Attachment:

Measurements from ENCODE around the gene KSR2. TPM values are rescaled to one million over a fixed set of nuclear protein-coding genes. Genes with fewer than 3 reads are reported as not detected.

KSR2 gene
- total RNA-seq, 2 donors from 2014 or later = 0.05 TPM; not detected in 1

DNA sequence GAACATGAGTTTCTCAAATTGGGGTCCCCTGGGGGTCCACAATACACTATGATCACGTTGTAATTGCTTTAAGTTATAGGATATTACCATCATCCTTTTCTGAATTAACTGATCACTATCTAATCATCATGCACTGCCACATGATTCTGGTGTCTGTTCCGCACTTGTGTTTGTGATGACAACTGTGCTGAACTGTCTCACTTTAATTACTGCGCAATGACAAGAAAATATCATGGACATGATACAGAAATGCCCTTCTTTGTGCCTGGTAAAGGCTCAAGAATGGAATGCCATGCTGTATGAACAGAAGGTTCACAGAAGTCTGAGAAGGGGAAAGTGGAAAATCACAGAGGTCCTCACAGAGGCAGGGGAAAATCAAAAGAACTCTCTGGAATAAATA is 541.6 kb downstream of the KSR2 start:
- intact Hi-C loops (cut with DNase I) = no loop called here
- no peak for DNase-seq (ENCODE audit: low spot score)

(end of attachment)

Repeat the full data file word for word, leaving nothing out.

Measurements from ENCODE around the gene KSR2. TPM values are rescaled to one million over a fixed set of nuclear protein-coding genes. Genes with fewer than 3 reads are reported as not detected.

KSR2 gene
- total RNA-seq, 2 donors from 2014 or later = 0.05 TPM; not detected in 1

DNA sequence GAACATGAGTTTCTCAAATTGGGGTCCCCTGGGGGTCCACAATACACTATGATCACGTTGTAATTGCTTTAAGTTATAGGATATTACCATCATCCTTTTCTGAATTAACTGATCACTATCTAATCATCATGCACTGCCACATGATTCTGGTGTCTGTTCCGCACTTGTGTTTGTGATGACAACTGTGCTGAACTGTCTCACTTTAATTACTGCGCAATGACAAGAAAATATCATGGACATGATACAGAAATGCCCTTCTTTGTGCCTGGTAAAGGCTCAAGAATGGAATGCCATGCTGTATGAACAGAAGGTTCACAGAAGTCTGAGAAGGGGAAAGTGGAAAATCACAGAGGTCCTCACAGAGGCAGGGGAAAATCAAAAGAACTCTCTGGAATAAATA is 541.6 kb downstream of the KSR2 start:
- intact Hi-C loops (cut with DNase I) = no loop called here
- no peak for DNase-seq (ENCODE audit: low spot score)